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Climate economics: the state of the art

This report offers an in-depth review of new developments in climate economics and science since the Stern Review (2006) and the Intergovernmental Panel on Climate Change’s Fourth Assessment Report (2007), with more than 500 citations.

Frank Ackerman, Elizabeth A. Stanton / Published on 8 November 2011

Ackerman, F., and E.A. Stanton (2011). Climate economics: the state of the art. SEI-US Report.

Economic analysis has become increasingly central to the climate policy debate, but the models and assumptions of climate economics often lag far behind the latest developments in this fast-moving field.

The first of three major sections covers climate science that is potentially relevant to economic analysis, including uncertainties in climate dynamics, the role of black carbon, temperature thresholds for irreversible losses, a new understanding of climate impacts on agriculture, and projections that temperatures could remain near their historical peak for centuries or millennia after greenhouse gas concentrations start declining.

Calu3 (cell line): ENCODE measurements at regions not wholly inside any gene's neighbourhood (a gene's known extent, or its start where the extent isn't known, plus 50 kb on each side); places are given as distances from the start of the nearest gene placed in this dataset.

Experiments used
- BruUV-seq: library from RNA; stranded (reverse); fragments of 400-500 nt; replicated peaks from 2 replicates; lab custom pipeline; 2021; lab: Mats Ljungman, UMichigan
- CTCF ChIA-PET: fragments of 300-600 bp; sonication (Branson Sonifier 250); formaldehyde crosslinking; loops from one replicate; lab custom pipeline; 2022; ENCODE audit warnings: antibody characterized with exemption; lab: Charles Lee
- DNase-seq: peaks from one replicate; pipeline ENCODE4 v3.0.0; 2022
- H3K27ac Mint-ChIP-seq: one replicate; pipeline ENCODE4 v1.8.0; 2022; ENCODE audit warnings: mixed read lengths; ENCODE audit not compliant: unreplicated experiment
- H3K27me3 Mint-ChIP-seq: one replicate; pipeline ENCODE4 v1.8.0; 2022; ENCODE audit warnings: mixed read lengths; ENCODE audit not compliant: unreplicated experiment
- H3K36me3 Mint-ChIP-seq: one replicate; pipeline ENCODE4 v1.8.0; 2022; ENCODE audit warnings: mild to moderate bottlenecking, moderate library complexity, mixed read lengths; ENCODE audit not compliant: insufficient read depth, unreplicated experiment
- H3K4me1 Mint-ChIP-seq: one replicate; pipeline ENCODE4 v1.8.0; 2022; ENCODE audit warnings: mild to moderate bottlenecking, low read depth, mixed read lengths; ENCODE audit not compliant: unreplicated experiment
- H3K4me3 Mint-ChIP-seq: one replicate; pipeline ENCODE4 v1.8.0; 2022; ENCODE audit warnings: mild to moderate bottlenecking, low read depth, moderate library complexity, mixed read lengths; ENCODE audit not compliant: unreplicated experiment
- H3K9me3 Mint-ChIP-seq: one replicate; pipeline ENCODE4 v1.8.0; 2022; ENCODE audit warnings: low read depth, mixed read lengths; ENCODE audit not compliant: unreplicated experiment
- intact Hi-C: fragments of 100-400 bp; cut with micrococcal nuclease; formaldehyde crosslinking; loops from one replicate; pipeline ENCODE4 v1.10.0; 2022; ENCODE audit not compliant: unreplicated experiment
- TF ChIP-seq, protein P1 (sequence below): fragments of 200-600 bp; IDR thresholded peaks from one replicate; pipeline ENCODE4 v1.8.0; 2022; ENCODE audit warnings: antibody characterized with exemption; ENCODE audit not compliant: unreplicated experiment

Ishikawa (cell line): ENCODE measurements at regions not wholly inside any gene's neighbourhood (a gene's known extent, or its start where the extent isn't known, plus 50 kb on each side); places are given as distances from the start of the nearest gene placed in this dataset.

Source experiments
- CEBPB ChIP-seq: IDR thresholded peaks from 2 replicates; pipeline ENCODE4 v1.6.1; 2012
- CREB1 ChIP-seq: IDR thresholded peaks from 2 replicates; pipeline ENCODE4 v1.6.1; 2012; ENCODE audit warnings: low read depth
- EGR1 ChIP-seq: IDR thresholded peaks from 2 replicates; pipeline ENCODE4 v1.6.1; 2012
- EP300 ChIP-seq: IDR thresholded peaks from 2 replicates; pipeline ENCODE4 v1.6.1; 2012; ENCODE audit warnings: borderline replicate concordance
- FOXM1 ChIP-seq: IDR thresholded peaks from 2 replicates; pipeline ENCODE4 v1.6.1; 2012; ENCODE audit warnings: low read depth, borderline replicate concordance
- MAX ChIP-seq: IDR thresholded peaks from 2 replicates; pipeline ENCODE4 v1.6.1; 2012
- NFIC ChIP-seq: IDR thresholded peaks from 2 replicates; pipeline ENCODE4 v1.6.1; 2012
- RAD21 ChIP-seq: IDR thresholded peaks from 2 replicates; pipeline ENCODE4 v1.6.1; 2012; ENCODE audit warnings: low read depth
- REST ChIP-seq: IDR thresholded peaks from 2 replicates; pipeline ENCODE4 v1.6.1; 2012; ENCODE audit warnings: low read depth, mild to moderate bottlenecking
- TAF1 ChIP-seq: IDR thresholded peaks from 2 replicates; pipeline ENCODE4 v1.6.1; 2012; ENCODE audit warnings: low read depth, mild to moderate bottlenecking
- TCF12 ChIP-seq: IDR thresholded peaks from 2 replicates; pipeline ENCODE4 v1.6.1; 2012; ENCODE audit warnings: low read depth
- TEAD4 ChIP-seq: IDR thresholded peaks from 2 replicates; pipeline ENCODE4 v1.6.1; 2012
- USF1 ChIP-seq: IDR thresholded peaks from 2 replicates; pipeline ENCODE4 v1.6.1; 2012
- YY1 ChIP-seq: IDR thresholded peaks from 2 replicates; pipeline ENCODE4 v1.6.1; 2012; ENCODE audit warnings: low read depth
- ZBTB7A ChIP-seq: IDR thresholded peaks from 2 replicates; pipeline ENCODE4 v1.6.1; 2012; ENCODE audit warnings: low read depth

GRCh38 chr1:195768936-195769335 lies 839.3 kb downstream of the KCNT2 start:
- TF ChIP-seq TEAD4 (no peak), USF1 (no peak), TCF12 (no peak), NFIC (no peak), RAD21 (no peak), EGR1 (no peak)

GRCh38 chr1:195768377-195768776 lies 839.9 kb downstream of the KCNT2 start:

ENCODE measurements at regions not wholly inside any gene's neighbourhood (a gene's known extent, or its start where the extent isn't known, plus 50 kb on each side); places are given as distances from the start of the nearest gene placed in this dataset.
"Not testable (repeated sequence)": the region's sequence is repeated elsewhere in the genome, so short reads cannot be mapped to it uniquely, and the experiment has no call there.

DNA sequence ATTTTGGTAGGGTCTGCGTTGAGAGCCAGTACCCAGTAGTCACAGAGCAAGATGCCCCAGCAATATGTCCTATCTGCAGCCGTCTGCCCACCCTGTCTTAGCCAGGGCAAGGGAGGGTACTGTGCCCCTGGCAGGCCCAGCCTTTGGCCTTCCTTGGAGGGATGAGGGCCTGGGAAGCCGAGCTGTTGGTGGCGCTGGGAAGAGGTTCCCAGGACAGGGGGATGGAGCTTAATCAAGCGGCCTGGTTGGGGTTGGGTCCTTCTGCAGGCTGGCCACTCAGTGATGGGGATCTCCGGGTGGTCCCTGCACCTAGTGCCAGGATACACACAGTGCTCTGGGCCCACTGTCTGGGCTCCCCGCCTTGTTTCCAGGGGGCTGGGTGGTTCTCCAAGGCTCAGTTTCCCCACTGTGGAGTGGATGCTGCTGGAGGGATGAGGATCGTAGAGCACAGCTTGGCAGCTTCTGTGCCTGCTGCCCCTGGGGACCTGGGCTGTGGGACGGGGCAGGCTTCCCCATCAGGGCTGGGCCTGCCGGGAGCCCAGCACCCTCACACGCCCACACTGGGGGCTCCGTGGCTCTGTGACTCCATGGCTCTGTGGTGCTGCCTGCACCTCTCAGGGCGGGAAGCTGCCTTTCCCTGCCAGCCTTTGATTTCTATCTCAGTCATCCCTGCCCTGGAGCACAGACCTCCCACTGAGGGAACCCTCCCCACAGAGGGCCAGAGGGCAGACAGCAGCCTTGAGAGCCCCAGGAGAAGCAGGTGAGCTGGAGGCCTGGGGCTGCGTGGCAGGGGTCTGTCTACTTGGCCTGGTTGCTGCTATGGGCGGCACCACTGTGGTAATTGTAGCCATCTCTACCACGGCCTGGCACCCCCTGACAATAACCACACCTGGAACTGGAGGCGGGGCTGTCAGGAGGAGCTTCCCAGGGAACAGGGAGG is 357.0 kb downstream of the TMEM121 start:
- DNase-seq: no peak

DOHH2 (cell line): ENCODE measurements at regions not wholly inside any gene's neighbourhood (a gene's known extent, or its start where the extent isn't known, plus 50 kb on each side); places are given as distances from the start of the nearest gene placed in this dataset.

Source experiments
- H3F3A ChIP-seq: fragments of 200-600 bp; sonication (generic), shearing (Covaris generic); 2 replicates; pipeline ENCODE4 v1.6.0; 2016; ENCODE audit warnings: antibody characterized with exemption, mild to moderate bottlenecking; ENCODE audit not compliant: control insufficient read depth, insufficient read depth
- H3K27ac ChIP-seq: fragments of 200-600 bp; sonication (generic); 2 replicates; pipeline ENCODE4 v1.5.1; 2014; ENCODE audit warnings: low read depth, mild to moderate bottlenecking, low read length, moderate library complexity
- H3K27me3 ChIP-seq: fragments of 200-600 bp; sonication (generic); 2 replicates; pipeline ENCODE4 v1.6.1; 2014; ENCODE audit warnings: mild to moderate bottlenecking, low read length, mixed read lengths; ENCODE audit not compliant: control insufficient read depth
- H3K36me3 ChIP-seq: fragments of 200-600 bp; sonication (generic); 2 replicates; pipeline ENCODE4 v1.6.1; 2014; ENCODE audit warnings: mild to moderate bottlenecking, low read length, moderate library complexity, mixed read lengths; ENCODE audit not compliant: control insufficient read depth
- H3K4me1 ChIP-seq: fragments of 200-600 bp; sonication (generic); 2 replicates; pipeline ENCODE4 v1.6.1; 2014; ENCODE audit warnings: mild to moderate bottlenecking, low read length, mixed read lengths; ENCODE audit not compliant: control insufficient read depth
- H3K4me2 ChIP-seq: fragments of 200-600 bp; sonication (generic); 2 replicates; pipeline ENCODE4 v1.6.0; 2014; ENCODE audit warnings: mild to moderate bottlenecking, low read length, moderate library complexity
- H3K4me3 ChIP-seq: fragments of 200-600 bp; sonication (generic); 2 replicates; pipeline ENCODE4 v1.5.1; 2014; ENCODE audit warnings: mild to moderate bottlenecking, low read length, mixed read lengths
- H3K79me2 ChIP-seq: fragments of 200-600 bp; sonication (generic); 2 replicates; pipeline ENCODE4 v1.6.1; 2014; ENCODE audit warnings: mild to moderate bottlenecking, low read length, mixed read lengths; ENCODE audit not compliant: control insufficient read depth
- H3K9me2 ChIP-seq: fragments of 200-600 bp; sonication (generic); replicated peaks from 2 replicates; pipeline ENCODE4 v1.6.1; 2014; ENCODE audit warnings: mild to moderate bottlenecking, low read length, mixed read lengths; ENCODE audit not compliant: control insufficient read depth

The second section focuses on innovations in the economic theory and analysis of climate change, including new approaches to uncertainty that build on Martin Weitzman’s “dismal theorem,” which shows the marginal benefit of emission reduction can be infinite. The chapter also covers new developments in the longstanding debate about discount rates and intergenerational economic analysis, and about international equity, which is central to climate negotiations but is barely visible in the economics literature.

The third section turns to research on mitigation and adaptation. It looks at cost projections for various mitigation scenarios, such as those that aim to keep warming below 2°C; costs depend both on existing technologies and on economic issues such as the pace of endogenous technical change; the interpretation of negative-cost energy savings opportunities; the expected future price of fossil fuels; and potential rebound effects. The economics of adaptation, meanwhile, remains in its infancy, due to a paucity of data and the highly site-specific nature of adaptation measures.

Drawing on this review, the authors also make several recommendations for aligning climate economics with climate science.

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Topics and subtopics
Climate : Climate policy, Finance
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